Mediator urges Sudan, South to ease tough stance in oil dispute
The lead mediator in a furious oil row between Sudan and South Sudan urged the two states Saturday to ease their unilateral actions ahead of a new round of talks to resolve the crisis.
South Sudan has shut down oil production after accusing Sudan, on whose pipeline and refinery it depends to export oil, of stealing its crude.
Khartoum admits to confiscating 1.7 million barrels of South Sudanese crude since vowing in November to take 23 percent of southern oil exports as payment in kind for the use of its infrastrucure.
"We are asking the South to resume the production and we are asking the two parties to abandon the use of unilateral actions," mediator Pierre Buyoya said.
Sudan and South Sudan leaders have warned of fresh conflict if no solution is found to the worsening dispute.
"Neither party is ready to go to war, it's what I believe," said Buyoya, a former Burundian president, adding however that the negotiations faced "serious challenges."
The African Union-backed talks in the Ethiopian capital are expected to run until Wednesday. The AU panel hopes technical details, such as a pipeline fee and outstanding arrears, will be decided "if the parties accept to talk," Buyoya said.
On Friday, British-based campaign group Global Witness said the international community must intervene in the latest round of the negotiations to ease the rising tensions.
"The AU, China and Western governments must push for an immediate resolution to the ongoing oil dispute between Sudan and South Sudan," the group said in a statement.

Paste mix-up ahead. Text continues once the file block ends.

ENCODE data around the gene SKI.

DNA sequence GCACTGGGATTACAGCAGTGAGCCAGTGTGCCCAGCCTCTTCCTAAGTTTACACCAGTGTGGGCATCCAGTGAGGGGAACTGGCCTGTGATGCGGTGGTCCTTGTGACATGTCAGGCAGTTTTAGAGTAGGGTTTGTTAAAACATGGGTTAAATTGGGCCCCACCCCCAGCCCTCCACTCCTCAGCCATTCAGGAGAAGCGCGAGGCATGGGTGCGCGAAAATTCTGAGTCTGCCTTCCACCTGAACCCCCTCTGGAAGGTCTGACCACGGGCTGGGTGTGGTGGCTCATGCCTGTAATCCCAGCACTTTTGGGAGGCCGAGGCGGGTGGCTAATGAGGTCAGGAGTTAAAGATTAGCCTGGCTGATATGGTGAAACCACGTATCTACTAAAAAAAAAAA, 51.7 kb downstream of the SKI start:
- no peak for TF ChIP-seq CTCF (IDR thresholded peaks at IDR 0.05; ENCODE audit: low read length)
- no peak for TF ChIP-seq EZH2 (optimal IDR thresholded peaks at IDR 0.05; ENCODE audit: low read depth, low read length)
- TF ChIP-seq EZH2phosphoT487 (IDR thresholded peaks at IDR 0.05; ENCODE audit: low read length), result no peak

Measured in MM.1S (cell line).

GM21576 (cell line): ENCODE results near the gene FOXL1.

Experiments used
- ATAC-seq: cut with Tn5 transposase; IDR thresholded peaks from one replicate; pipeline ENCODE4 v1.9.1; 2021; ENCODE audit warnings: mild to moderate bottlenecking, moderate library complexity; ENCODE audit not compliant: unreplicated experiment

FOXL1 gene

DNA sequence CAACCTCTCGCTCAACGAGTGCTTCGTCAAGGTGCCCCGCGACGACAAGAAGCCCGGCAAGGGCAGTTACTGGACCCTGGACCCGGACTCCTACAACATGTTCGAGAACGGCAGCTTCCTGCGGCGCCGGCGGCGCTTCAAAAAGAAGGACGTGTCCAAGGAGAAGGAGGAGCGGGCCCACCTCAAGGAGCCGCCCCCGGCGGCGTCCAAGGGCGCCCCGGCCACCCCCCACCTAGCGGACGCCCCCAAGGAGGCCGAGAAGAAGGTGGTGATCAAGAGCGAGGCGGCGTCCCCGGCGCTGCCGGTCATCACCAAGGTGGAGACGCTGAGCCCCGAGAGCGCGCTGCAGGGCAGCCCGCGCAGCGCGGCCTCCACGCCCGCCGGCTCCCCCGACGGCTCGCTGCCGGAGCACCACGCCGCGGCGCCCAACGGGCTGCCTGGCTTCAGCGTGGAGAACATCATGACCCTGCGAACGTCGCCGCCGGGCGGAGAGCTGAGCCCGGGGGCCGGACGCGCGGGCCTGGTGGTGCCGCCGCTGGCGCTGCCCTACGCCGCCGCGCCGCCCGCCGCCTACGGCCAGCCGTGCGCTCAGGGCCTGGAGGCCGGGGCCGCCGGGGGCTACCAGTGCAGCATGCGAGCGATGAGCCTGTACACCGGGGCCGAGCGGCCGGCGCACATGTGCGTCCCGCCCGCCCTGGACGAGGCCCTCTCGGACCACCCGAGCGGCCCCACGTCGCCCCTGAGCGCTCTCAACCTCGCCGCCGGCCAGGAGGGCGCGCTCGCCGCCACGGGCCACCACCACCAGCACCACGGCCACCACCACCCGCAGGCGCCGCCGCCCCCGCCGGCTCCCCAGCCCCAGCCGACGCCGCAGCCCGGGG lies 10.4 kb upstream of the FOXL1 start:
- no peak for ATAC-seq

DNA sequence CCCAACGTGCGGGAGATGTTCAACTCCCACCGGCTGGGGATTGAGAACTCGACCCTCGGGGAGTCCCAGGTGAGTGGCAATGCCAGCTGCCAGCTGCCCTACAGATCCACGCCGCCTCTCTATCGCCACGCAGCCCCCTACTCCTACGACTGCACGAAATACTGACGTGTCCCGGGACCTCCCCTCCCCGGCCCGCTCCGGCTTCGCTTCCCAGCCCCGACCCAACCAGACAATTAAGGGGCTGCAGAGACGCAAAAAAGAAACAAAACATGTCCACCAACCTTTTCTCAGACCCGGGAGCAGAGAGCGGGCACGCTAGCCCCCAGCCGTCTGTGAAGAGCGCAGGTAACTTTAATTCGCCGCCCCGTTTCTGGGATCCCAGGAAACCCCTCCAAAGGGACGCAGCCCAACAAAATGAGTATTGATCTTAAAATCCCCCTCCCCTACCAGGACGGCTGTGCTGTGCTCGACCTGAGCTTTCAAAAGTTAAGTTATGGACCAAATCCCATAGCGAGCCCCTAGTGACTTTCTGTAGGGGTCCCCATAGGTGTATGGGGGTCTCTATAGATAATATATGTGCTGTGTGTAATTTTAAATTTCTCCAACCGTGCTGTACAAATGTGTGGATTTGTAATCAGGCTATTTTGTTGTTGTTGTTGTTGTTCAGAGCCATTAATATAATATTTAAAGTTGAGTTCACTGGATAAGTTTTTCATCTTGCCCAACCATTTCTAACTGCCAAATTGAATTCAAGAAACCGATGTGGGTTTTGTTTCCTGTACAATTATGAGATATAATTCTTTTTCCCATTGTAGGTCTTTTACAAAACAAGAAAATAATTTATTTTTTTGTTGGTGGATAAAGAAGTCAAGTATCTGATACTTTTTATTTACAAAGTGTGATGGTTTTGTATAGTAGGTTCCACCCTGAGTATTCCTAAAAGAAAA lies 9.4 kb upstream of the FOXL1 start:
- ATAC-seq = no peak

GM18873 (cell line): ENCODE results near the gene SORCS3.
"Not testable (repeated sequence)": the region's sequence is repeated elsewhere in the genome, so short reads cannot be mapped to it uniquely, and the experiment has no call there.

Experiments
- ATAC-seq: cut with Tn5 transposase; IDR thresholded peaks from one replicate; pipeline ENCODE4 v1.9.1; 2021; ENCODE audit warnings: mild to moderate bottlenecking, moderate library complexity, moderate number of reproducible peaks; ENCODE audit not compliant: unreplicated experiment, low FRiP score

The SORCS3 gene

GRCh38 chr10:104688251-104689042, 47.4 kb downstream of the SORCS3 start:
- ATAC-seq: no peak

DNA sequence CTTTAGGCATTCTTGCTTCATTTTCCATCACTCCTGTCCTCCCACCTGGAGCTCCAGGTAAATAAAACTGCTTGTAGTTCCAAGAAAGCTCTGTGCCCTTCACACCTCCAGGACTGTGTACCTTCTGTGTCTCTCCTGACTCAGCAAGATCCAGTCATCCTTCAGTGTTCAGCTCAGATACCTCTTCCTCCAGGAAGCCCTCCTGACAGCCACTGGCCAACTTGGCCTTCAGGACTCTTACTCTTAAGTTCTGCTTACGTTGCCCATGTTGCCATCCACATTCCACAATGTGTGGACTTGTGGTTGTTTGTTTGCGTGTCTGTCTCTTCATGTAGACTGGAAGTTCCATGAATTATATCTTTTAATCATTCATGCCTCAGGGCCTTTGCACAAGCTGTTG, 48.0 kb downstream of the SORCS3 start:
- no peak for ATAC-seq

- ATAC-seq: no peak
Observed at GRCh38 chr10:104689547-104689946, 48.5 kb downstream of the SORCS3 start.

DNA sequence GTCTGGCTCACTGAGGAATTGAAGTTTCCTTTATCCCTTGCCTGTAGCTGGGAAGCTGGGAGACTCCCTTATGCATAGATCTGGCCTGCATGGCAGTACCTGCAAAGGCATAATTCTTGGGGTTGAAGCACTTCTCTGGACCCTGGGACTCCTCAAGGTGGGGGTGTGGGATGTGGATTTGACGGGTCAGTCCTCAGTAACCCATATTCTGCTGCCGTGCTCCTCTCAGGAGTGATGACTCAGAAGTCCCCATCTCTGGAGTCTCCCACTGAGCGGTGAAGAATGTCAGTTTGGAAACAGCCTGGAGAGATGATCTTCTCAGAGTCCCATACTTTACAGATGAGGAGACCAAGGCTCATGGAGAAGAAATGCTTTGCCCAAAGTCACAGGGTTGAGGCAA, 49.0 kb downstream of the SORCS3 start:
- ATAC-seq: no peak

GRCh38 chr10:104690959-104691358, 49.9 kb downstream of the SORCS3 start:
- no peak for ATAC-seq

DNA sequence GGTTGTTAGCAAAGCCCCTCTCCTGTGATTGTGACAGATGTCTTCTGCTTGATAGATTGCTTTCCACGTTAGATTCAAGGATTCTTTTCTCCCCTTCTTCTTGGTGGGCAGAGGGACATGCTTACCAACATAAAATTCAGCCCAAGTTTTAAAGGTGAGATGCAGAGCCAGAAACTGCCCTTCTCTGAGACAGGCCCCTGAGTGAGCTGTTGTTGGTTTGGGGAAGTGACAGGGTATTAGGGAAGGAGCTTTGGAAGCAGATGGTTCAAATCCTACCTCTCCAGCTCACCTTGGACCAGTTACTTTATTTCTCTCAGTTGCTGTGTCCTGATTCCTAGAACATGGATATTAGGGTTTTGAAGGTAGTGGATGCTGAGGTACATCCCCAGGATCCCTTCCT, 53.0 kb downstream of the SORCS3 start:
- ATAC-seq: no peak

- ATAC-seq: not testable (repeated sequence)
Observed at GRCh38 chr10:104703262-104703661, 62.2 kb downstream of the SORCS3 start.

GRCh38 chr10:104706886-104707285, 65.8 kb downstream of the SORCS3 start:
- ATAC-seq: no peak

"Public exchanges between the governments have become increasingly tense, both referring to the possibility of renewed war, as they appear to be preparing for confrontation along the border."
The South depends on oil for more than 90 percent of its revenues, while Khartoum's finance minister said late last year that the loss of oil from the South left a budget shortfall of 30 percent.
Since then, Sudan has witnessed spiralling inflation -- which the government sees reaching 17 percent this year -- and the sharp devaluation of the Sudanese pound.
Seeking to shake off dependence on Sudan, South Sudan said Thursday said it had signed an agreement to build an oil pipeline to the port of Djibouti via neighbouring Ethiopia.
Djibouti, on the Gulf of Aden at the entrance to the Red Sea, lies at least 1,000 kilometres from South Sudan's oilfields and crosses remote areas rife with rebel forces.
Last month, Juba also announced that it had signed a deal to build a pipeline to the Kenyan coast at Lamu, where a new deep-water port is planned.
The still undemarcated border between Sudan and South Sudan has also sparked tensions, but on Friday the two sides signed a "non-aggression" treaty committing them to respect each other's territorial integrity.
Friday's agreement will also establish a monitoring mechanism allowing either side to lodge complaints if border disputes erupt.